This Ancient Fish Gave the Whole Ocean the Stiff Lower Lip

by The Technical Blogs


Some 375 million years ago, armored fishes ruled a watery world. Known as placoderms, these primitive jawed vertebrates came in all shapes and sizes, from small bottom-dwellers to giant filter-feeders. Some, like the wrecking-ball-shaped Dunkleosteus, were among the ocean’s earliest apex predators.

Few of these ancient oddities were weirder than the aptly named Alienacanthus. Discovered in Poland in 1957, this Devonian Period fish was initially known for a set of large, bony spines. But the recent discovery of a fossilized Alienacanthus skull, described in a paper published Wednesday in the journal Royal Society Open Science, reveals that these spines were actually the fish’s elongated lower jaw. Measuring twice as long as the rest of the fish’s skull, this lower jaw gave Alienacanthus nature’s most extreme underbite, and, perhaps, a stiff lower lip.

“It’s still very alien looking so the name is very fitting,” said Melina Jobbins, a paleontologist who studies placoderms at the University of Zurich and is an author on the paper.

Since its discovery in the 1950s, Alienacanthus is known only from a few fossils discovered in the mountains of central Poland and Morocco. During the Late Devonian Period, these areas were submerged coastlines on opposite ends of a vast sea separating northern and southern supercontinents. But many of these fossils are fragmentary and offer little detail on what this strange fish looked like.

Over the past two decades, researchers have uncovered additional well-preserved Alienacanthus fossils in European museum collections. Dr. Jobbins teamed up with researchers from several of these museums to pool together the fossil bits and more accurately describe the ancient fish.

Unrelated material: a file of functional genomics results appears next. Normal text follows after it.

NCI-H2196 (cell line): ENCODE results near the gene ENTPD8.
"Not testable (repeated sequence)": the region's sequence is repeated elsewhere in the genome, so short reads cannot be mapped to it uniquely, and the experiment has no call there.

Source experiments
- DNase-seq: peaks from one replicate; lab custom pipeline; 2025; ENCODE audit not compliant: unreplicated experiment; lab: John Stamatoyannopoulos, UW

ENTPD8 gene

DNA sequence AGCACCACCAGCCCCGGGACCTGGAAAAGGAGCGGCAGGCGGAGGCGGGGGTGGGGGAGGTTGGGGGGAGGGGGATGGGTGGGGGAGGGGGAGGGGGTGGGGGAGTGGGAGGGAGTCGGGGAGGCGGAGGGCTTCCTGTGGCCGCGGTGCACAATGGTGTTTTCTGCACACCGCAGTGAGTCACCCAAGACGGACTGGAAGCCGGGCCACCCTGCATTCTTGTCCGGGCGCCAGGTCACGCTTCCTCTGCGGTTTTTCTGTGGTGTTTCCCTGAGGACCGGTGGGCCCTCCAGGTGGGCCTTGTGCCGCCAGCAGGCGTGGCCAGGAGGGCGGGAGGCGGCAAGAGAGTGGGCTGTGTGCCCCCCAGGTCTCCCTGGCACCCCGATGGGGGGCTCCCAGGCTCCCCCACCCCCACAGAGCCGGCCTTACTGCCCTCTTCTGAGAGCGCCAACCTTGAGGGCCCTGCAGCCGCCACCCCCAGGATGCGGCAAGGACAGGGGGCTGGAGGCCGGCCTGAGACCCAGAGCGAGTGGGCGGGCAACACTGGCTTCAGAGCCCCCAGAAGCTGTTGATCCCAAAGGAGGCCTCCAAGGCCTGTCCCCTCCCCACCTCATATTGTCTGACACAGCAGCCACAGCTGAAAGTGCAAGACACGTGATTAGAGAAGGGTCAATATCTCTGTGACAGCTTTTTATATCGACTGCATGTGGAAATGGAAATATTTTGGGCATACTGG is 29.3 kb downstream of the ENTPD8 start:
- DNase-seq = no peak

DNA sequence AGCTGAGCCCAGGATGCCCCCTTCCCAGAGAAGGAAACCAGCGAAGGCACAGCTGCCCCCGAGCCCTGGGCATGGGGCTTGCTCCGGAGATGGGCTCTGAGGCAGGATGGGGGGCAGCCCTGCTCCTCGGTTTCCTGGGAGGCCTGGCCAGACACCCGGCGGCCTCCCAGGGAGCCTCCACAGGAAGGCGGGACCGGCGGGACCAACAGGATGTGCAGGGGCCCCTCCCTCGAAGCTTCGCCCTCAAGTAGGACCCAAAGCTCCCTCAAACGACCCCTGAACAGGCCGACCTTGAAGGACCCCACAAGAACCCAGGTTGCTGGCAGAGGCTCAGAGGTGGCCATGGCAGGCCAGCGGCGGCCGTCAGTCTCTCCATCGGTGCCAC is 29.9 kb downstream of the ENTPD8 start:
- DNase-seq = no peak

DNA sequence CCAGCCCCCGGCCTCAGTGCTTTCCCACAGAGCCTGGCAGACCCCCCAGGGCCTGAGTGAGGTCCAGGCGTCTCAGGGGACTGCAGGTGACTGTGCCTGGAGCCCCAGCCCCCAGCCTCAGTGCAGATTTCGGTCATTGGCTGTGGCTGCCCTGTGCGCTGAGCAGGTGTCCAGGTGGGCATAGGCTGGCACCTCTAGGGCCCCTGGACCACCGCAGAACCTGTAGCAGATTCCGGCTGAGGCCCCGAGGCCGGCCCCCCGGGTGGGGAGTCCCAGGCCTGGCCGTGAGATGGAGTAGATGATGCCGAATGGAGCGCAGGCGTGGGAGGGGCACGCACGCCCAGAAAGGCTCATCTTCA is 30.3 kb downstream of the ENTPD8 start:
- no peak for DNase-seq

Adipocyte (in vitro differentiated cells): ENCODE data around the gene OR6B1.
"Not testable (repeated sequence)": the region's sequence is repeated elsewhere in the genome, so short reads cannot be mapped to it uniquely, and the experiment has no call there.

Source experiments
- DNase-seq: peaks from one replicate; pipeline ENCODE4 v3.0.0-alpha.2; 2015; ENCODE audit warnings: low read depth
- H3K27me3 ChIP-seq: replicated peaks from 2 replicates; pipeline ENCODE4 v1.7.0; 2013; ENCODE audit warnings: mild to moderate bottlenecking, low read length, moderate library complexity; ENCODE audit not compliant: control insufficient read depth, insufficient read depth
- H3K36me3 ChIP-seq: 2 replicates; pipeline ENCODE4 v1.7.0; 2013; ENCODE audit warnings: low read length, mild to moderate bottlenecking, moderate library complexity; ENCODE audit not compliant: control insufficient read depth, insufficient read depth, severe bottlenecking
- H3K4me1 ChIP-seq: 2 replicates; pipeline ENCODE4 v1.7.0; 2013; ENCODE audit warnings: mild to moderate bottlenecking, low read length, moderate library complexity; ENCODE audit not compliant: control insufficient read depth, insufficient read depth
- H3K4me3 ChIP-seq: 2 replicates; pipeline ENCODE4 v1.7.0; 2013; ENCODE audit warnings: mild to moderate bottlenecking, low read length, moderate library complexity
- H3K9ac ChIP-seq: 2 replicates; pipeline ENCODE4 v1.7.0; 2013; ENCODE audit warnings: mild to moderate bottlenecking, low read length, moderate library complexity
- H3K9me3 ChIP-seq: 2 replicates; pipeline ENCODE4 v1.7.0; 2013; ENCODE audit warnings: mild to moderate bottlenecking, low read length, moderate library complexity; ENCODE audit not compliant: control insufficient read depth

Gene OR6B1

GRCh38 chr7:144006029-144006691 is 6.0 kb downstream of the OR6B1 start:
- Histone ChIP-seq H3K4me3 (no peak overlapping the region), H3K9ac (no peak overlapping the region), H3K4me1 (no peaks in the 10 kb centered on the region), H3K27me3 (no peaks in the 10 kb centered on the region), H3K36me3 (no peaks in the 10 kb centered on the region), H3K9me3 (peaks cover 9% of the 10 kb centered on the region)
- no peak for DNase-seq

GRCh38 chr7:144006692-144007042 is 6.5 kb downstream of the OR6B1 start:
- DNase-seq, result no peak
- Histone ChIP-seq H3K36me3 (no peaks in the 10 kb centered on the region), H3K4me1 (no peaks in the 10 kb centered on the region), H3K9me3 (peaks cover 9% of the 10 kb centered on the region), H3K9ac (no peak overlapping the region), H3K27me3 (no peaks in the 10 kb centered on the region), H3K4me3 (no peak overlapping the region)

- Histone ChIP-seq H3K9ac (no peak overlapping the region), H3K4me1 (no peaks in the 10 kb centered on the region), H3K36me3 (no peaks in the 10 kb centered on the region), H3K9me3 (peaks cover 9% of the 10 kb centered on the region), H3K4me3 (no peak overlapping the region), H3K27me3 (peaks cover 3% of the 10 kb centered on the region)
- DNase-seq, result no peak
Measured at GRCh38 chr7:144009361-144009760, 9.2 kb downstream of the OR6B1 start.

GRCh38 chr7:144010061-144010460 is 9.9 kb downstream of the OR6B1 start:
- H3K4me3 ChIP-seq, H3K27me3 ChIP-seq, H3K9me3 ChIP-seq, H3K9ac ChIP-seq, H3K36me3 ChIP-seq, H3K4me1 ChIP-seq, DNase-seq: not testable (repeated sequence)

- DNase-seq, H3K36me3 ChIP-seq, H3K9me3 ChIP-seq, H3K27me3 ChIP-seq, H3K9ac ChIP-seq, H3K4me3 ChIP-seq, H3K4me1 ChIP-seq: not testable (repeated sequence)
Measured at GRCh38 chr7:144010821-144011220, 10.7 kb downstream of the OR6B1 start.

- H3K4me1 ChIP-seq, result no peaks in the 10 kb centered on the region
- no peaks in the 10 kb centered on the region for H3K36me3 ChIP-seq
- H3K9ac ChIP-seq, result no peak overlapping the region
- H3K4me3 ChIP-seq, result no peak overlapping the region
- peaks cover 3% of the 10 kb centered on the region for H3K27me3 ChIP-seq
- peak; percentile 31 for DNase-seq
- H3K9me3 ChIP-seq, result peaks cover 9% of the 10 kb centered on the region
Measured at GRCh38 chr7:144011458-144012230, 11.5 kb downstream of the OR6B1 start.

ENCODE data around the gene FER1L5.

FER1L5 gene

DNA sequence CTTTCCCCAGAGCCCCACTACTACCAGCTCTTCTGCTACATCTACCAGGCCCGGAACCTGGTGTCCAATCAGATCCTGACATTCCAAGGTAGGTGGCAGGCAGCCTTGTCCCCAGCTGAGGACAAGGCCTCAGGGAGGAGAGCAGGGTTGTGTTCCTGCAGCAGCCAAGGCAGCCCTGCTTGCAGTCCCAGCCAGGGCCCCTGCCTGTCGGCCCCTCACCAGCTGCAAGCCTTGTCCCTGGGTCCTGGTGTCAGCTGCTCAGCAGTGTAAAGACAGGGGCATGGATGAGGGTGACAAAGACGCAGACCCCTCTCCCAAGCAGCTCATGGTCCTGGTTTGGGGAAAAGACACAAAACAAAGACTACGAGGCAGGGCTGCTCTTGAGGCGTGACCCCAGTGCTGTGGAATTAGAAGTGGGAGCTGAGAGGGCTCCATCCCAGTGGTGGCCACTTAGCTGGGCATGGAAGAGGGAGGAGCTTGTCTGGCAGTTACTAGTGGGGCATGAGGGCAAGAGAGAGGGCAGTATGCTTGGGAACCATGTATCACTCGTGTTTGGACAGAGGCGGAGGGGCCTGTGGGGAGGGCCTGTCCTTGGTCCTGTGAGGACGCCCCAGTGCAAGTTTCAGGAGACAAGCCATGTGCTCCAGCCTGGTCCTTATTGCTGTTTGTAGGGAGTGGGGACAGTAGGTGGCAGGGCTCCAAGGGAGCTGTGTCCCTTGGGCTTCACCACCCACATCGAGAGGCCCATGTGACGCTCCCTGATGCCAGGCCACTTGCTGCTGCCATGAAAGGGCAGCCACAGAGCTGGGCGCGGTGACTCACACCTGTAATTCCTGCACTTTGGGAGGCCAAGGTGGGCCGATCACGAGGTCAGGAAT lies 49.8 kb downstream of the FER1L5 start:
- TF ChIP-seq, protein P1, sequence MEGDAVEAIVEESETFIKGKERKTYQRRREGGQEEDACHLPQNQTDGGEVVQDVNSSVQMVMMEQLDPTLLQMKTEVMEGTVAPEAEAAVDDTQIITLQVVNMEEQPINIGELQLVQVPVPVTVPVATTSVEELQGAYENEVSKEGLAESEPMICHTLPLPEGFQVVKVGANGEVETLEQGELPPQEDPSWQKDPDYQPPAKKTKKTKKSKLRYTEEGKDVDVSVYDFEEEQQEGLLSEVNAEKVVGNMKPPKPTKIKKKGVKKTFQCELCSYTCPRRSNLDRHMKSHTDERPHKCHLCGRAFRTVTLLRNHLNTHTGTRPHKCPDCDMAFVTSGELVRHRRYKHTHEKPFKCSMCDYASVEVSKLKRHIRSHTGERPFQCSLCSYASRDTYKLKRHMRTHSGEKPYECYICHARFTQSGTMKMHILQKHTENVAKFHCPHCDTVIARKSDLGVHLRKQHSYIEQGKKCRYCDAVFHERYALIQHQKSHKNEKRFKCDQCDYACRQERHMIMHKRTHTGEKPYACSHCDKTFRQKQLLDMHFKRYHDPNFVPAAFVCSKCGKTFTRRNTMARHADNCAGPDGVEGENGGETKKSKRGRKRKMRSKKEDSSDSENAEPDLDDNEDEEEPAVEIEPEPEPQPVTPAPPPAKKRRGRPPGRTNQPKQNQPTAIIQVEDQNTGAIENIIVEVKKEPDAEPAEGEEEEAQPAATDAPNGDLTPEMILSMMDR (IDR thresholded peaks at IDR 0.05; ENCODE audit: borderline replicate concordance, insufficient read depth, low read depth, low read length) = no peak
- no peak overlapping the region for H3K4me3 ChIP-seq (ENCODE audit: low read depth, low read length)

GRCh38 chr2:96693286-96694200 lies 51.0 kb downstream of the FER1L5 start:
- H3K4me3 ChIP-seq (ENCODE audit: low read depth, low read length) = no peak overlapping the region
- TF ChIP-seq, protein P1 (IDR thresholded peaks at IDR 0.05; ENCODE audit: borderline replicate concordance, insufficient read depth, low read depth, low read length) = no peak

The key to cracking this fishy enigma was a nearly complete Alienacanthus skull measuring more than two and a half feet that originated in Morocco and is currently in the collection of the University of Zurich’s Palaeontological Institute. With the elements of the skull still articulated, the team realized that Alienacanthus’s oddly shaped spines were actually its lower jaw bones. This made the fish even stranger: When it closed its mouth, the placoderm resembled an upside-down billfish with a long, beaklike bottom jaw.

While fishes like swordfish and sawsharks wield dramatic upper-jaw protrusions, very few species possess elongated lower jaw protrusions. Today, this feature is seen only in a group of small fish called halfbeaks. But the relative length of Alienacanthus’s lower jaw was 20 percent greater than a halfbeak’s. Alienacanthus’s jaw was also proportionally longer than similar structures seen in prehistoric sharks and porpoises, making the fossil fish the undisputed champion of the underbite.

The extended jaw may have helped Alienacanthus sift through sediment, which is how modern halfbeaks utilize their shovel-like jaws. Another hypothesis is that the prehistoric fish wielded its lower jaw to stun or injure prey.

Dr. Jobbins thinks the elongated jaw, which was studded with recurved teeth that extended well past where its top jaw ended, most likely served as a trap. “Basically it could invite prey in and then they can’t get out because there’s only one way to go,” she said. Alienacanthus’s shorter upper jaw could move independently of the lower jaw and snap shut once a fish or squid was in too deep.

This snaggletoothed fish is an intriguing evolutionary oddball. As a placoderm, Alienacanthus belonged to the earliest groups of vertebrates to develop complex jaws. The fish provides a glimpse of just how extreme jaws could be right after the now-widespread feature originated.

Alienacanthus also represents one of the final chapters of placoderm evolutionary ingenuity. Within 15 million years of the appearance of Alienacanthus’s toothy mug, these armored fish were wiped out and replaced by sharks.



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